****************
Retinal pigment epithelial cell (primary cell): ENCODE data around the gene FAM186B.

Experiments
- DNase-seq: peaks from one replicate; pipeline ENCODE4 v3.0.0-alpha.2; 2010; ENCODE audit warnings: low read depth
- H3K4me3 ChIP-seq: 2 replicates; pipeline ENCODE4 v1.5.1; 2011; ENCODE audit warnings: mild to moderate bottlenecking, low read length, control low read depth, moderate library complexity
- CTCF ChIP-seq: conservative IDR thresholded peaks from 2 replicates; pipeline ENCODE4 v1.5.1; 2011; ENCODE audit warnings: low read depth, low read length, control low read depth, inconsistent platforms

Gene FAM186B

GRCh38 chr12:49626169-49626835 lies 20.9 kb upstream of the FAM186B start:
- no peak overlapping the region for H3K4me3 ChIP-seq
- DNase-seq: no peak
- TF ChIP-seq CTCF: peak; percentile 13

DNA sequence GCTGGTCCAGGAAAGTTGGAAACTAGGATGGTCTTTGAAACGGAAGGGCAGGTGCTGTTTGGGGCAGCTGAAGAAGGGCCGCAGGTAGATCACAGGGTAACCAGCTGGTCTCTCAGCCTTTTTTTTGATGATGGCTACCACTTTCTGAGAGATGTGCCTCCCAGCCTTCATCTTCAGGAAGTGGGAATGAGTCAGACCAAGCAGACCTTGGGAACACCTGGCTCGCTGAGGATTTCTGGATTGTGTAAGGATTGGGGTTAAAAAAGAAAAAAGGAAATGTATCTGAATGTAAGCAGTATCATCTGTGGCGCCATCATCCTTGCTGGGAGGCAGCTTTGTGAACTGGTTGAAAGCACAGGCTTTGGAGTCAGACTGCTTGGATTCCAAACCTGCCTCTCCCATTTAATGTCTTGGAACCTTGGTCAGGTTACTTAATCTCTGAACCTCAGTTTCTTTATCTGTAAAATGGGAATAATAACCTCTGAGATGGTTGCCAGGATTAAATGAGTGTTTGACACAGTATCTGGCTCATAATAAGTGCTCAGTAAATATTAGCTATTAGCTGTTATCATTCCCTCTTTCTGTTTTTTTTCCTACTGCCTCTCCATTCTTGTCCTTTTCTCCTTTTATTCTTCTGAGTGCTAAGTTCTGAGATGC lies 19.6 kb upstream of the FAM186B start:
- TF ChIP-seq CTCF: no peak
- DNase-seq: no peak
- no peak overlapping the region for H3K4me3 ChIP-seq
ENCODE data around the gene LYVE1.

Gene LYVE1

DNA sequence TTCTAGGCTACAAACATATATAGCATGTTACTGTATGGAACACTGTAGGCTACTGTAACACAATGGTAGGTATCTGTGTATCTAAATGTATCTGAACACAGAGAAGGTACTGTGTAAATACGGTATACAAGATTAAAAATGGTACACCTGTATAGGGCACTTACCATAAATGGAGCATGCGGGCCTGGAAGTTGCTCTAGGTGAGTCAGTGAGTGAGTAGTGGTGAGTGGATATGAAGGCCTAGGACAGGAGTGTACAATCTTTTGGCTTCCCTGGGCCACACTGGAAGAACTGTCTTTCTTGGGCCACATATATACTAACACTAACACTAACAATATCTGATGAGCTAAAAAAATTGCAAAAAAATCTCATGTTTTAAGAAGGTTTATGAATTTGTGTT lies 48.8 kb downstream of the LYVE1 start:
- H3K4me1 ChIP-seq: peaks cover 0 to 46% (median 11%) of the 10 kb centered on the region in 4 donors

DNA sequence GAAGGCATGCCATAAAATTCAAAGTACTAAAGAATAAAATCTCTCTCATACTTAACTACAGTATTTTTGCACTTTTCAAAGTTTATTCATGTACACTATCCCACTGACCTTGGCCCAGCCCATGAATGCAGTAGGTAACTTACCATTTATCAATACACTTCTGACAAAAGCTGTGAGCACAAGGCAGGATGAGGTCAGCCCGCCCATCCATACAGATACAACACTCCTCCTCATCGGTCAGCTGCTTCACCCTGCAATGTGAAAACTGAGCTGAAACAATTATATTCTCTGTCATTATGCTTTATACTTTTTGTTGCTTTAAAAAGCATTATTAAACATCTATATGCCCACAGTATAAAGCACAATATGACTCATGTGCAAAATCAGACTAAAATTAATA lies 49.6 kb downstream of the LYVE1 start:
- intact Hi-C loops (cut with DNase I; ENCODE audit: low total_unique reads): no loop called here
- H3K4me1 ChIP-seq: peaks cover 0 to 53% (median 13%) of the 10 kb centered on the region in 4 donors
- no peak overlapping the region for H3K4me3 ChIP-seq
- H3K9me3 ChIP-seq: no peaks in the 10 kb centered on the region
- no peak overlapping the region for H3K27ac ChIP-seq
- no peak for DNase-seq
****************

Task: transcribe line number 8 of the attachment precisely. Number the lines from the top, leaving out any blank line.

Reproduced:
- no peak overlapping the region for H3K4me3 ChIP-seq